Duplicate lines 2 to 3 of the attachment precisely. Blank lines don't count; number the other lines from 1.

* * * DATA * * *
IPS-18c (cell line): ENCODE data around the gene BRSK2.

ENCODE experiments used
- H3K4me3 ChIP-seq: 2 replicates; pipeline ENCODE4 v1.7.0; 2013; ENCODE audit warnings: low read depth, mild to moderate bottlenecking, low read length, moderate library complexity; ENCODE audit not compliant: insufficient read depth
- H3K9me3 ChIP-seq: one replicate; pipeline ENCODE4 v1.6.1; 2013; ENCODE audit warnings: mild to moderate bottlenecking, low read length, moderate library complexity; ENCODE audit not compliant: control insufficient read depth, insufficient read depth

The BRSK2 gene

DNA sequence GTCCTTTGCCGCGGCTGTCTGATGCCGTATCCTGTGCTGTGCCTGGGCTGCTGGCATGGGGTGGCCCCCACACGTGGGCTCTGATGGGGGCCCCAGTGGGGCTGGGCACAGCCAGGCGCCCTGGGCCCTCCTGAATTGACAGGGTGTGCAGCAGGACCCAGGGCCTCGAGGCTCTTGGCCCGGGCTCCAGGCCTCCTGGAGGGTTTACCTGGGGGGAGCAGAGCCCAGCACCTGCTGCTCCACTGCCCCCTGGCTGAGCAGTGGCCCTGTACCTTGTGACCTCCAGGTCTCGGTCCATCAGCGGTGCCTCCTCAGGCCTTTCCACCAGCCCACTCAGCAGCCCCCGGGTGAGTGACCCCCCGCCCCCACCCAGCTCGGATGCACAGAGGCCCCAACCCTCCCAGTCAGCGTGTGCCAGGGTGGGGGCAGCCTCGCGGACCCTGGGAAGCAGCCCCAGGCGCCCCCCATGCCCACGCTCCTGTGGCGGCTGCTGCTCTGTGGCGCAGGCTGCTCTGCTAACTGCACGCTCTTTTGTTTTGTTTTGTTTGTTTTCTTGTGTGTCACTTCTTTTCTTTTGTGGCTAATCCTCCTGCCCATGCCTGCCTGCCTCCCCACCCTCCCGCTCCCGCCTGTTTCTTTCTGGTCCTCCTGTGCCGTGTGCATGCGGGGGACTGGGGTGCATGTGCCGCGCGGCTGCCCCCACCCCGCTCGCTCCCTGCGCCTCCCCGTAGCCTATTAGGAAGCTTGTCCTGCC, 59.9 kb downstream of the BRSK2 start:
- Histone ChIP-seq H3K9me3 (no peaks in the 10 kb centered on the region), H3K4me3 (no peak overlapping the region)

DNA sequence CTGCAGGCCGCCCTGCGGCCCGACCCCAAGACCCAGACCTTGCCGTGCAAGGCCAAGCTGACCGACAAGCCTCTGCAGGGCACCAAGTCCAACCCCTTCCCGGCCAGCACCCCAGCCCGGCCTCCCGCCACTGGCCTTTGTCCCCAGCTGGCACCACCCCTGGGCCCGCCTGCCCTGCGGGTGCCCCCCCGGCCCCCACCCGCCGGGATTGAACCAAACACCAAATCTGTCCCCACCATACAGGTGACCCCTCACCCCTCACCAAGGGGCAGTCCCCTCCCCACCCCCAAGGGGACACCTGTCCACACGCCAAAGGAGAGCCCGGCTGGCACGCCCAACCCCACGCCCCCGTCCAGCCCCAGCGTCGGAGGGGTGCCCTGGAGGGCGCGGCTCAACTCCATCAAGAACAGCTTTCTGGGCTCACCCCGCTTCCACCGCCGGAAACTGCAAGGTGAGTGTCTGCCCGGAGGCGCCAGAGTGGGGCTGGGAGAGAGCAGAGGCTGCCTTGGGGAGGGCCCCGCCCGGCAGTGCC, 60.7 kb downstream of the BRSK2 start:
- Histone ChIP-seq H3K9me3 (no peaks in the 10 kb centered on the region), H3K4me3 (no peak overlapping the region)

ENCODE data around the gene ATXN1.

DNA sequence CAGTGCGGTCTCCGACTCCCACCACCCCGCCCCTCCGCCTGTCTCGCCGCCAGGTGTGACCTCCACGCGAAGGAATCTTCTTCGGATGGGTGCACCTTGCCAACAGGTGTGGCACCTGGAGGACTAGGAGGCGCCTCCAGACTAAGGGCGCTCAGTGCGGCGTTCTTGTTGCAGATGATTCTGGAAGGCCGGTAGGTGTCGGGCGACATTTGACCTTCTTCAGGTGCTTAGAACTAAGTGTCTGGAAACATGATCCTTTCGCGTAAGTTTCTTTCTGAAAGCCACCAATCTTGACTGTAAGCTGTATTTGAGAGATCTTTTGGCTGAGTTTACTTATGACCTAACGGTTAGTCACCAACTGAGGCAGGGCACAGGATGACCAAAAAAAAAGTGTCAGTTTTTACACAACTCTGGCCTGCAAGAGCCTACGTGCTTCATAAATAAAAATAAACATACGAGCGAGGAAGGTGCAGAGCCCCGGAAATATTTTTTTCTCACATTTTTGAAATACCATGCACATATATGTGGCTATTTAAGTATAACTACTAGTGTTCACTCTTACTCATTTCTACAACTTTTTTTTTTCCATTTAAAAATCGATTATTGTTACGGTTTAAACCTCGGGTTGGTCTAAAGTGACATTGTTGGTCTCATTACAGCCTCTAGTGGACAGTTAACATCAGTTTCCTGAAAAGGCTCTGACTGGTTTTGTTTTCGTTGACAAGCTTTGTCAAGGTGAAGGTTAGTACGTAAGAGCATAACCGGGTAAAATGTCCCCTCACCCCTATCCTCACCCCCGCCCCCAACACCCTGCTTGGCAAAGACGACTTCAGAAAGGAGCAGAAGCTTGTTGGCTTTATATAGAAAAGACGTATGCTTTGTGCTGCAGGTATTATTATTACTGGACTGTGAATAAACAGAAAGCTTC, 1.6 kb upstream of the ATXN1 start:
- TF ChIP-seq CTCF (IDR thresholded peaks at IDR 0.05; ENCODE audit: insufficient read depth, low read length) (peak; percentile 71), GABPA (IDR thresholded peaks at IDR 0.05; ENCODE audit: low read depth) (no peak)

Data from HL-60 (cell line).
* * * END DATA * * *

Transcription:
ENCODE experiments used
- H3K4me3 ChIP-seq: 2 replicates; pipeline ENCODE4 v1.7.0; 2013; ENCODE audit warnings: low read depth, mild to moderate bottlenecking, low read length, moderate library complexity; ENCODE audit not compliant: insufficient read depth